This plant is growing wild on our property in the Santa Rosa Plain in Sonoma County, California. It has 5-lobed palmate leaves with notched edges and small pink flowers. Low-spreading plant seems to thrive in our very dry adobe soil, familiarly known as Petaluma crack. I'm considering digging up a few of the plants and relocating them to an area where we need drought-tolerant ground cover.
The flower indicates that this is a mallow, not as I immediately thought a perennial geranium. So, which mallow? I first thought that the plant was a species of Malva—maybe M. pusilla or M. parviflora, but neither the height nor the flower of these two matched your photo. This is actually a good thing because Malvas are non-natives that are generally considered to be weeds. I then ruled out Alcea because those are hollyhocks, and settled on Sidalcea.
I think this is the likely winner as there are a number of species native to California. They appear to be broken out into Northern CA and Southern CA species. I think your best bet is Sidalcea calycosa (annual checkerbloom). This is actually not an annual, but a perennial. Unlike the Malvas, it is also not a weed, but a wildflower native to Sonoma County. It has pink flowers very much like the one in your photo, but lives in a wetland habitat, not in adobe-like clay.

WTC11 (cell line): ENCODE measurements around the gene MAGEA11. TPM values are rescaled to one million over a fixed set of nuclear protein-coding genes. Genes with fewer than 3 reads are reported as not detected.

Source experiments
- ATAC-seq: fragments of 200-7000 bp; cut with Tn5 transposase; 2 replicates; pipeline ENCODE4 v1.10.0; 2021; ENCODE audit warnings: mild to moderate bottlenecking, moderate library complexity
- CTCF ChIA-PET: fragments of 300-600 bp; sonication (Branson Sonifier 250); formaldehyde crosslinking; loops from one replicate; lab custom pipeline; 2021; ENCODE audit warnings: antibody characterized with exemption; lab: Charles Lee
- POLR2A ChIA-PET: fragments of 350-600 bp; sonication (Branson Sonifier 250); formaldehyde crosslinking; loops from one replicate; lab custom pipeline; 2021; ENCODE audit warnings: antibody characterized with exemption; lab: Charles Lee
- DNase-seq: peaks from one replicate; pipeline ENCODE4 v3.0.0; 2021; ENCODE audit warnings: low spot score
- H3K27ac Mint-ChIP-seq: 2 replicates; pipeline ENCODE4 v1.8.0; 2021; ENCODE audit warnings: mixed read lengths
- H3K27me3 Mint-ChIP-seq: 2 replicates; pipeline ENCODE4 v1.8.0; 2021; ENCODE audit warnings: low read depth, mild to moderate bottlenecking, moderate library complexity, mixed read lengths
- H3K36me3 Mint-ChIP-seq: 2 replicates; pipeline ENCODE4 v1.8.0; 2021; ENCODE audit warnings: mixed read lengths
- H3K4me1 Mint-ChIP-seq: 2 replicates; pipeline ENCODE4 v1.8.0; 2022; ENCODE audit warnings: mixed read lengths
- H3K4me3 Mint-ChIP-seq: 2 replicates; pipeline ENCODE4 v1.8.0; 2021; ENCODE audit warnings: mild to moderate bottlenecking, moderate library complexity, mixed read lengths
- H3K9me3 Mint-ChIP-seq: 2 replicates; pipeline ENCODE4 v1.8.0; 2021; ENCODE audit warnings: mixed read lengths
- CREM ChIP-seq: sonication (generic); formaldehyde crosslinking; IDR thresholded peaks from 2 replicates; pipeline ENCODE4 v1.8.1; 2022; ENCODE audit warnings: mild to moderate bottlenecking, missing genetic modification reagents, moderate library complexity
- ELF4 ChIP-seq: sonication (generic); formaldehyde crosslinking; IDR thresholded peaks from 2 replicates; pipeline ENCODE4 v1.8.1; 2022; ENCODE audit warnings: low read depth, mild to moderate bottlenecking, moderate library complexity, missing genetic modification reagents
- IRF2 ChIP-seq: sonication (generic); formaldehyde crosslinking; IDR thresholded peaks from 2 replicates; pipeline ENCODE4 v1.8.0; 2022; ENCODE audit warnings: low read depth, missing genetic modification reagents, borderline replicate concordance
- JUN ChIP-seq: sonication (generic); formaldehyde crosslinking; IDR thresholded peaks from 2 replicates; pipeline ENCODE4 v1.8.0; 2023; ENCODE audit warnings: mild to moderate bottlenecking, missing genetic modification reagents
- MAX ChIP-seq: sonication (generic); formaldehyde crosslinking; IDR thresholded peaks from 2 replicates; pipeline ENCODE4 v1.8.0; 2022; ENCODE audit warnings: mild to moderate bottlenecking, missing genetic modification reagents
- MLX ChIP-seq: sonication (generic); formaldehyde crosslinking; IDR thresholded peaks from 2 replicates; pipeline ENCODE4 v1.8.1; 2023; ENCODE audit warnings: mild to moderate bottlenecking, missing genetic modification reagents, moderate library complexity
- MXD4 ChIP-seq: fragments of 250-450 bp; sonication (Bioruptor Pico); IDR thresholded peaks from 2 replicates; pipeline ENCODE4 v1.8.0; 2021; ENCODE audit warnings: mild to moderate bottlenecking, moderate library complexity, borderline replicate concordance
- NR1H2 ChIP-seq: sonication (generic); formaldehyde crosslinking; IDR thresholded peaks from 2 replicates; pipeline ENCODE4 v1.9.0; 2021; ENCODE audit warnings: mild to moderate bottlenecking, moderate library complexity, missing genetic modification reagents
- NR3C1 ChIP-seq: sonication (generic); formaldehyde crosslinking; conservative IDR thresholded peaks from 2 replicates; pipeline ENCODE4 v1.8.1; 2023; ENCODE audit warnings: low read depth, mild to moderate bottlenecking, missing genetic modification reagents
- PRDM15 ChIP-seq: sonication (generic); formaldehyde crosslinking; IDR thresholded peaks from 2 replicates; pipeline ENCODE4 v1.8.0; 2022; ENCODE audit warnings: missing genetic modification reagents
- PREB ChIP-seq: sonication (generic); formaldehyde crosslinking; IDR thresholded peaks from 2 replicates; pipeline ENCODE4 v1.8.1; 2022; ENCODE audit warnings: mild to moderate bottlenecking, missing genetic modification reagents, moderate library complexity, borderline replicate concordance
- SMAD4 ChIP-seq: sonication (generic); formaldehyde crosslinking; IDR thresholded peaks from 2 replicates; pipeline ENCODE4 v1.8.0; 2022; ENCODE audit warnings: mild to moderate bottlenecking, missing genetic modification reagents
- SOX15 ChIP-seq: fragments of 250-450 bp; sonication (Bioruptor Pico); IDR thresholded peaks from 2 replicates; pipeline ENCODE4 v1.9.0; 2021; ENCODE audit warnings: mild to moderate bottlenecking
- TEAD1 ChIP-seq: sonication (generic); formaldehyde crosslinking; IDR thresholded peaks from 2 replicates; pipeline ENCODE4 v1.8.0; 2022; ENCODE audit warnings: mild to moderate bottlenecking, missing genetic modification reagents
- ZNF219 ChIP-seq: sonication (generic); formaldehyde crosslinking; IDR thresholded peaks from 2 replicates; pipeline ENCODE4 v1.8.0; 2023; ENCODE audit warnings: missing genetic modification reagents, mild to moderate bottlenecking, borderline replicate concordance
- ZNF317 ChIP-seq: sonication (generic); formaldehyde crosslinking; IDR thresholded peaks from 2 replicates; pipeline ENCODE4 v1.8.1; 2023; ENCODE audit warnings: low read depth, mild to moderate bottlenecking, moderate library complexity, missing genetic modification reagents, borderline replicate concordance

Another possibility is Sidalcea reptans (Sierra Checkbloom), which as the common name suggests grows throughout the Sierras. It's also a California native but would have had to have been transplanted or brought into your site from a native plant nursery. Again, the flowers are very much like the ones in your photo. The species name of reptans indicates that it's a creeper (it's rhizomatous), but it does get about 18 inches tall in bloom.
Typically, all of the Sidalceas flowers on stalks, so if yours only flowers in leaf nodes then I'm incorrect.
There a ton of possibilities in the Malvaceae family. An excellent resource for you for all plants in California is Calflora. According to that source. here is a list of all members of the Mallow family found in the state. If you click on a plant's botanical name, you get more information, including a map showing where in the state the plant is found.
Thanks to Calflora (and Occam's Razor), I think what you have is possibly Malva neglecta. The notch in the top of the petals would be a decent indicator for this plant (hard to see if it's there in your photo). Calflora shows this plant to occur pretty much everywhere in the state, including Sonoma County. Unfortunately, it's considered a weed - not sure if it's "invasive" in California.